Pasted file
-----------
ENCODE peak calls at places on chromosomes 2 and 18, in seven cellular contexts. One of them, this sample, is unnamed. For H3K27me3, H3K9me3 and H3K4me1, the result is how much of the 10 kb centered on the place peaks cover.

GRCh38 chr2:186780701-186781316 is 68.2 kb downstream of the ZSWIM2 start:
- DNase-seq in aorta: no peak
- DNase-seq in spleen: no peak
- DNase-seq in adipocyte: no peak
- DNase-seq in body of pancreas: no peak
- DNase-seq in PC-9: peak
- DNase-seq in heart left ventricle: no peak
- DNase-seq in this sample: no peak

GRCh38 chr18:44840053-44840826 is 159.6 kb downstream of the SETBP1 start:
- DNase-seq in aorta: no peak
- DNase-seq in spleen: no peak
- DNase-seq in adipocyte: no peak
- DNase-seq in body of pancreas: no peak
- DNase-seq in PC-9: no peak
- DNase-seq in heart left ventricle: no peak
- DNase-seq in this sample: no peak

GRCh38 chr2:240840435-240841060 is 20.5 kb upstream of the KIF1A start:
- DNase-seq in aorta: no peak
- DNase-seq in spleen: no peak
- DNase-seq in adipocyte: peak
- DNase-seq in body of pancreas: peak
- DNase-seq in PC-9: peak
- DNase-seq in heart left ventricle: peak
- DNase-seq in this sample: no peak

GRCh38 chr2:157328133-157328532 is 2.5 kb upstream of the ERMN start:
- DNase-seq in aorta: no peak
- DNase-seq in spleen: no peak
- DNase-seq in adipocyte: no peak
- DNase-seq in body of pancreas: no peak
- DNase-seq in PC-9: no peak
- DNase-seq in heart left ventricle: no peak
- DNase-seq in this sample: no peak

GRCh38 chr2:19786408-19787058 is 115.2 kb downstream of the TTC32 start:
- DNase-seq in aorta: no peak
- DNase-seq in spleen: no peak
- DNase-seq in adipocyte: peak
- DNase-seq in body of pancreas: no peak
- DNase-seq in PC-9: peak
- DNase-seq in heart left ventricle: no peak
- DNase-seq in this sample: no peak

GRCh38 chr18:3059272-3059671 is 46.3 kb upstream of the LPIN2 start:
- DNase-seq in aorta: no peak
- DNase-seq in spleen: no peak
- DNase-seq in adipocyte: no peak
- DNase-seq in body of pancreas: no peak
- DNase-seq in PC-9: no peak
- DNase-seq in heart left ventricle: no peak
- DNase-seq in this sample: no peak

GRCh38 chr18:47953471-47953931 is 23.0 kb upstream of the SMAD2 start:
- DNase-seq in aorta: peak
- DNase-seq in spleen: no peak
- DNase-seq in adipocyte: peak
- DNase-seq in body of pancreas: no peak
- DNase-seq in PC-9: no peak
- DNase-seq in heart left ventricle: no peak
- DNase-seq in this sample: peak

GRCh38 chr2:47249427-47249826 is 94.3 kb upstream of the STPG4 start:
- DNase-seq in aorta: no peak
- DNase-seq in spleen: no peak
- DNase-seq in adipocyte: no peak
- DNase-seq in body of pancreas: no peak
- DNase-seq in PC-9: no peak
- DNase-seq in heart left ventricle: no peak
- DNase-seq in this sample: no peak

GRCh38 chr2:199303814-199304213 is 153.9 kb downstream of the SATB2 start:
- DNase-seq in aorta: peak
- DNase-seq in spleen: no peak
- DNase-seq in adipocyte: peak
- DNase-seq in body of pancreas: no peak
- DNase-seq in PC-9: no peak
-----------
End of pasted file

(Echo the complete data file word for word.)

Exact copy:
ENCODE peak calls at places on chromosomes 2 and 18, in seven cellular contexts. One of them, this sample, is unnamed. For H3K27me3, H3K9me3 and H3K4me1, the result is how much of the 10 kb centered on the place peaks cover.

GRCh38 chr2:186780701-186781316 is 68.2 kb downstream of the ZSWIM2 start:
- DNase-seq in aorta: no peak
- DNase-seq in spleen: no peak
- DNase-seq in adipocyte: no peak
- DNase-seq in body of pancreas: no peak
- DNase-seq in PC-9: peak
- DNase-seq in heart left ventricle: no peak
- DNase-seq in this sample: no peak

GRCh38 chr18:44840053-44840826 is 159.6 kb downstream of the SETBP1 start:
- DNase-seq in aorta: no peak
- DNase-seq in spleen: no peak
- DNase-seq in adipocyte: no peak
- DNase-seq in body of pancreas: no peak
- DNase-seq in PC-9: no peak
- DNase-seq in heart left ventricle: no peak
- DNase-seq in this sample: no peak

GRCh38 chr2:240840435-240841060 is 20.5 kb upstream of the KIF1A start:
- DNase-seq in aorta: no peak
- DNase-seq in spleen: no peak
- DNase-seq in adipocyte: peak
- DNase-seq in body of pancreas: peak
- DNase-seq in PC-9: peak
- DNase-seq in heart left ventricle: peak
- DNase-seq in this sample: no peak

GRCh38 chr2:157328133-157328532 is 2.5 kb upstream of the ERMN start:
- DNase-seq in aorta: no peak
- DNase-seq in spleen: no peak
- DNase-seq in adipocyte: no peak
- DNase-seq in body of pancreas: no peak
- DNase-seq in PC-9: no peak
- DNase-seq in heart left ventricle: no peak
- DNase-seq in this sample: no peak

GRCh38 chr2:19786408-19787058 is 115.2 kb downstream of the TTC32 start:
- DNase-seq in aorta: no peak
- DNase-seq in spleen: no peak
- DNase-seq in adipocyte: peak
- DNase-seq in body of pancreas: no peak
- DNase-seq in PC-9: peak
- DNase-seq in heart left ventricle: no peak
- DNase-seq in this sample: no peak

GRCh38 chr18:3059272-3059671 is 46.3 kb upstream of the LPIN2 start:
- DNase-seq in aorta: no peak
- DNase-seq in spleen: no peak
- DNase-seq in adipocyte: no peak
- DNase-seq in body of pancreas: no peak
- DNase-seq in PC-9: no peak
- DNase-seq in heart left ventricle: no peak
- DNase-seq in this sample: no peak

GRCh38 chr18:47953471-47953931 is 23.0 kb upstream of the SMAD2 start:
- DNase-seq in aorta: peak
- DNase-seq in spleen: no peak
- DNase-seq in adipocyte: peak
- DNase-seq in body of pancreas: no peak
- DNase-seq in PC-9: no peak
- DNase-seq in heart left ventricle: no peak
- DNase-seq in this sample: peak

GRCh38 chr2:47249427-47249826 is 94.3 kb upstream of the STPG4 start:
- DNase-seq in aorta: no peak
- DNase-seq in spleen: no peak
- DNase-seq in adipocyte: no peak
- DNase-seq in body of pancreas: no peak
- DNase-seq in PC-9: no peak
- DNase-seq in heart left ventricle: no peak
- DNase-seq in this sample: no peak

GRCh38 chr2:199303814-199304213 is 153.9 kb downstream of the SATB2 start:
- DNase-seq in aorta: peak
- DNase-seq in spleen: no peak
- DNase-seq in adipocyte: peak
- DNase-seq in body of pancreas: no peak
- DNase-seq in PC-9: no peak